US F1 set to abandon F1 bid

Posted on Author Keith Collantine

US F1 appear to be on the verge of giving up on their plans to compete in the 2010 F1 season.

Reports in the Argentinean media claim Peter Windsor told Jose Maria Lopez the team will not race in F1 this year.

There has been little news from the team for several weeks. It planned to test its car at Barber Motorsport Park this month but no details about the test have been forthcoming.

There are also doubts over high-profile backer Chad Hurley’s commitment to the project.

As recently as yesterday the team asserted it was still on-track to race in Bahrain.

The team has not yet officially responded to the reports but keep an eye on their official Twitter and Facebook presences for developments.

205 comments on “US F1 set to abandon F1 bid”

Jump to comment page: 1 2 3
  1. Wow. First Phoenix, and then Andretti at McLaren, Indy 2005 and now this. This country has been consistently shooting itself in the foot with regard to f1 for two decades now.

    I’m not suprised… just saddened. I’d like f1 to have an impact over here and it just seems like poor planning, laziness and dumb luck keep negating that.

    1. indy 2005 was clearly not america’s fault.

      1. Indy 2005 was in no way America’s fault. It was a fault with the Michelin tyres and the high speed banked corner, and there was solution, installing a temporary chicane, but the FIA / Ferrari said no. Of course Ferrari didn’t need the chicane because they were on Bridgestones instead. So the blame for Indy 2005 should probably rest halfway between Michelin for not having a suitable tyre and FIA / Ferrari for vetoing a temporary solution that would have allowed the full field to at least put on a show.

        1. Prisoner Monkeys
          18th February 2010, 2:31

          You want to blame Ferrari, Bridgestone and the FIA for following the rules? Why should Bridgestone have been penalised for producing a safe tyre when Michelin didn’t?

          1. I’m saying that FIA / Ferarri should be blamed for failing to comprise. What they effectively did was destroy F1 in the US. They saw the short term gain of an easy race win, and took that over the potential long term gain of F1 having a strong presence in the US. They failed to act in the best interest of the sport, which is to have a full grid at each race. If I’m not mistaken, part of the deal with the chicane was that points would be awarded only to the teams that were running Bridgestone tyres. It would have been a fair compromise that would have at least allowed American fans to see as close to a real F1 races as possible given the circumstances, rather than the 6 car parade they were treated to.

          2. The organisation who “destroy F1 in the US” was clearly Michelin. It was they who failed to produce a safe tyre for the race, and caused the whole debacle, so you simply cannot go about blaming anyone else.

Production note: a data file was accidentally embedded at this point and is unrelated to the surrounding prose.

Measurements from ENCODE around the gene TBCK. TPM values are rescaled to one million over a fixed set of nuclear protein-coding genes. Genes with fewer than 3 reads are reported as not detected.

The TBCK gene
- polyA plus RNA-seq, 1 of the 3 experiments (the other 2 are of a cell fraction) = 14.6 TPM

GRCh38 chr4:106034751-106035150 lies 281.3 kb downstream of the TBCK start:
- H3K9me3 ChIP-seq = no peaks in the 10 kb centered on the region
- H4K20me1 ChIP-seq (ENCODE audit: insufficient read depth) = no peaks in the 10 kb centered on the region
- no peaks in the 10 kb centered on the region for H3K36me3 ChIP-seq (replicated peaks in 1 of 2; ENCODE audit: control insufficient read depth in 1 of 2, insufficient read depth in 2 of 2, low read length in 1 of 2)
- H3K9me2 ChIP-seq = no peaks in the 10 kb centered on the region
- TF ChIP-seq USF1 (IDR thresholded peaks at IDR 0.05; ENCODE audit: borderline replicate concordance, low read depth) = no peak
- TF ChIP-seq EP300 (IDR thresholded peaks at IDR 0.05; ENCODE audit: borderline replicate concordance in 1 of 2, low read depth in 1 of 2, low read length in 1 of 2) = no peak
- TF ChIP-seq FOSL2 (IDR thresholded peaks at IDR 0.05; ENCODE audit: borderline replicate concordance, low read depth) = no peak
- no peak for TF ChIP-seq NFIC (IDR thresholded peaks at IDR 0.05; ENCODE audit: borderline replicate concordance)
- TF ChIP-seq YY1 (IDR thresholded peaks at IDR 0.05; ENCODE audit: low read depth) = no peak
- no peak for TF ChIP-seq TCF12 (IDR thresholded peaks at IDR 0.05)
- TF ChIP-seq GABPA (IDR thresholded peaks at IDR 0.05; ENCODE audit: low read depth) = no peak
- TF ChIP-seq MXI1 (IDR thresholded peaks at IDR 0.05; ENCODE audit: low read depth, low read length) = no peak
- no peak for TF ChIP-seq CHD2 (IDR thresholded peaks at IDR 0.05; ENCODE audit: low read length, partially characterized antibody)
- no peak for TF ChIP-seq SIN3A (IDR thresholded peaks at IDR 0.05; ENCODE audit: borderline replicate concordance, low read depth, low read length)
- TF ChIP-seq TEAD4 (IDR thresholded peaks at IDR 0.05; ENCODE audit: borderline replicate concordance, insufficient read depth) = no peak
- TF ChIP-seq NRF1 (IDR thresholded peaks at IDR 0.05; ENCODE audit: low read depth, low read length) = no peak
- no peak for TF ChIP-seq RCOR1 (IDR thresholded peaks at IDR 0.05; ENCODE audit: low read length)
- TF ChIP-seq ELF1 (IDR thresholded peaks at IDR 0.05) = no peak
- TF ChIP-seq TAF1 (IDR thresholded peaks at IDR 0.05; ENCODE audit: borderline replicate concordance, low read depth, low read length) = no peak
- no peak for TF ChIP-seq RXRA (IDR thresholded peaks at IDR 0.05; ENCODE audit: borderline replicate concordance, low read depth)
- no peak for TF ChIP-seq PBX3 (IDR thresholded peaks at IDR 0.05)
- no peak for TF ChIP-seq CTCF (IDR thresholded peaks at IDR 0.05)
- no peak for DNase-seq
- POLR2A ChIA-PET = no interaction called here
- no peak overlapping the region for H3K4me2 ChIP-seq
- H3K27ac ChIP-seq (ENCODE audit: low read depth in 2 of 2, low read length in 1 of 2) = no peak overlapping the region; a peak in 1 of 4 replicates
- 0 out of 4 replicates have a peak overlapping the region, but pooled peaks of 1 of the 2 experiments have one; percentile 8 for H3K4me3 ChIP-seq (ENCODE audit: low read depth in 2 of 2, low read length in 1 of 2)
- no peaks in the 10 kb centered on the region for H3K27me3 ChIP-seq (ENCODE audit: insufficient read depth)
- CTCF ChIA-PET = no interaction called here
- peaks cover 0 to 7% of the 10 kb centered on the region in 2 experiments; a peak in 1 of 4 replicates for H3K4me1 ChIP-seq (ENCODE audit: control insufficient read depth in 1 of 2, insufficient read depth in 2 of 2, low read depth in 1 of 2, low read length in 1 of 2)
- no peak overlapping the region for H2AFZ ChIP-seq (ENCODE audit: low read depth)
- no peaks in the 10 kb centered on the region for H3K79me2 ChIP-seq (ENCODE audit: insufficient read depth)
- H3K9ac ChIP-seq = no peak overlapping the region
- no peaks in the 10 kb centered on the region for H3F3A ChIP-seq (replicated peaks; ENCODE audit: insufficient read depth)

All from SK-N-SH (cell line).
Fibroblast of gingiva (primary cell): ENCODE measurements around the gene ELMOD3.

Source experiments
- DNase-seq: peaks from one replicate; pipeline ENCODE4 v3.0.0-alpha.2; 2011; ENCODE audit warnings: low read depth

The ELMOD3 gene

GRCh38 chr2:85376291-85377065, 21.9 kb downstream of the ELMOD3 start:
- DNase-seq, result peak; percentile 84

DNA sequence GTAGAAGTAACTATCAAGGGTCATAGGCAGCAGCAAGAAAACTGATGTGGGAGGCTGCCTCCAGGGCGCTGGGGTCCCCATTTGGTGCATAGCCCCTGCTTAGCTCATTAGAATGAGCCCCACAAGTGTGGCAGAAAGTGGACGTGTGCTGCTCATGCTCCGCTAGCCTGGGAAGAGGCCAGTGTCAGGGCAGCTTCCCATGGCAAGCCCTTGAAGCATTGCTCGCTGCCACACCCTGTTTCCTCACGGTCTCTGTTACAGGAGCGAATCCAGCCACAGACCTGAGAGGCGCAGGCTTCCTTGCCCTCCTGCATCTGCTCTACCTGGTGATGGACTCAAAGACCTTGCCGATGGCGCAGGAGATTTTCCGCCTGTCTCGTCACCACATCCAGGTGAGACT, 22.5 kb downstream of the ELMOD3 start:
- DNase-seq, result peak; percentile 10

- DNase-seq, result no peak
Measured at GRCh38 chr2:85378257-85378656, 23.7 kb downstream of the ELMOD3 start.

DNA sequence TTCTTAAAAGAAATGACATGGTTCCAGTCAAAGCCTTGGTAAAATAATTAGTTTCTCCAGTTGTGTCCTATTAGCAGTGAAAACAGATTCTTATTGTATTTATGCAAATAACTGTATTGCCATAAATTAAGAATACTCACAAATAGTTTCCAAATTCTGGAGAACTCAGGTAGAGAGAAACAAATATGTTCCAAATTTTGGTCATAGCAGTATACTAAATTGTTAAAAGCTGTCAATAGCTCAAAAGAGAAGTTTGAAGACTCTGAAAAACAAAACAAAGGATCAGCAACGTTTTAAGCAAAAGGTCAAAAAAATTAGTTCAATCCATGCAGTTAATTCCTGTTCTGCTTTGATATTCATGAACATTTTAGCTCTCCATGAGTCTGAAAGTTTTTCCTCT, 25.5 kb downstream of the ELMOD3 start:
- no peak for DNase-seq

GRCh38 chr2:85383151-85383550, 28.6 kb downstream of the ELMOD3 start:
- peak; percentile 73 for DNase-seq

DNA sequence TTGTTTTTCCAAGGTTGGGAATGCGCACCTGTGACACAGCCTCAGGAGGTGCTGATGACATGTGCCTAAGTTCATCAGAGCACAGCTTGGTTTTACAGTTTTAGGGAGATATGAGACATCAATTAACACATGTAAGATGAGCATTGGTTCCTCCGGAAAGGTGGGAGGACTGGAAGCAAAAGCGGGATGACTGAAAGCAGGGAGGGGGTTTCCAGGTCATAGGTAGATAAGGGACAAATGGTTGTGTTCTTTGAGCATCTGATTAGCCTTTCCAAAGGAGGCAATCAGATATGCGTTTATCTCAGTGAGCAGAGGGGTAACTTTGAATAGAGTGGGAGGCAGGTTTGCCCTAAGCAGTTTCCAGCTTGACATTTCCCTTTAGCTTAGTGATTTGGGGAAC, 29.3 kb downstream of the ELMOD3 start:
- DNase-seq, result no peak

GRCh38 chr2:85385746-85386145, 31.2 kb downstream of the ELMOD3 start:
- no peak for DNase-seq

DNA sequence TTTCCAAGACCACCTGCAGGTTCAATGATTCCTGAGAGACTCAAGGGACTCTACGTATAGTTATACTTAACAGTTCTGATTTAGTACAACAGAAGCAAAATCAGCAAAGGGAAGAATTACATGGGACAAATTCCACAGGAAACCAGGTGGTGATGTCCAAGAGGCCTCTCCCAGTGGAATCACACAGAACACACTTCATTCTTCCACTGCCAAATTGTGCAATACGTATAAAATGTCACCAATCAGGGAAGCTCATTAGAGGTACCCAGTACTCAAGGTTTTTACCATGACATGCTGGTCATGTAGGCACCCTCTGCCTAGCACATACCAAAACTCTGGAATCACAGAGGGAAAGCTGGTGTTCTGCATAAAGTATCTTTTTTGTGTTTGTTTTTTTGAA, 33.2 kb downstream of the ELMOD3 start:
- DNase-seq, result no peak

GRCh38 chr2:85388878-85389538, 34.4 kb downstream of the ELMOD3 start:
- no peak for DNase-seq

2. Wish I’d seen this post sooner. Sir Frank Williams confirmed on BBC Radio 5 Live the following day that the chicane would have made no difference to the durability of the Michelin tyres. And to correct another misconception, Ferrari had asked for the rule regarding tyres to be reviewed when Michael Schumacher had a delamination at the Spanish GP earlier that season. All the Michelin shod teams said NO! The rules are the rules, they said. And along came Indy and bit them in the ****. Not Ferrari’s problem by any manner of means.

    2. USF1 is not America. Looking at how the FIA and Bernie run the sport in recent times, why should anyone be interested in throwing money in just to entertain us.

      Latest news, Yas Marina circuit has been sold to the government to clear its debt. Almost every circuit associated with F1, apart from Monaco, is going through financial difficulties.

      I love F1, its the only sport I follow, but a lot has to change.

  2. Sad if true, but the naysayers will have only been proven right by things being settled this way rather than the other. That’s not me trying to say my own position was still validated even in light of this news, just that there was a negativity surrounding USF1 for a long while, and if they had turned up in Bahrain that would have been proven wrong instead of right.

    I had hope for them and America’s involvement in F1 in general, but both seemed to have been dashed, completely and temporarily for the two respectively.

  3. Really a sad news to American Formula 1 fans….

  4. To be honest, an american team failing in F1 will do 0 to get the american general public interested in the sport. even if a race was to return to the states….what’s one race per year supposed to do to excite them when there are nascar and indy races a couple times a month that many americans adore? F1 in the states will be like football (soccer) in the states. some will love it and many more can get caught up in the hype, but it will never rival american sports such as NFL and MLB, just like F1 will never rival nascar and possibly indy (also they will find a way to get the name wrong lol)

    1. So what? I have always maintained that F1 will never be as popular as the domestic sports series over here, but that dosen’t mean that the sport cannot have a successful and profitable presence here. Just look at all the European soocer/football teams playing games and selling merchandise over here- they know they can’t rival the NFL in pure numbers, but they are building a great fan base and making money at the same time.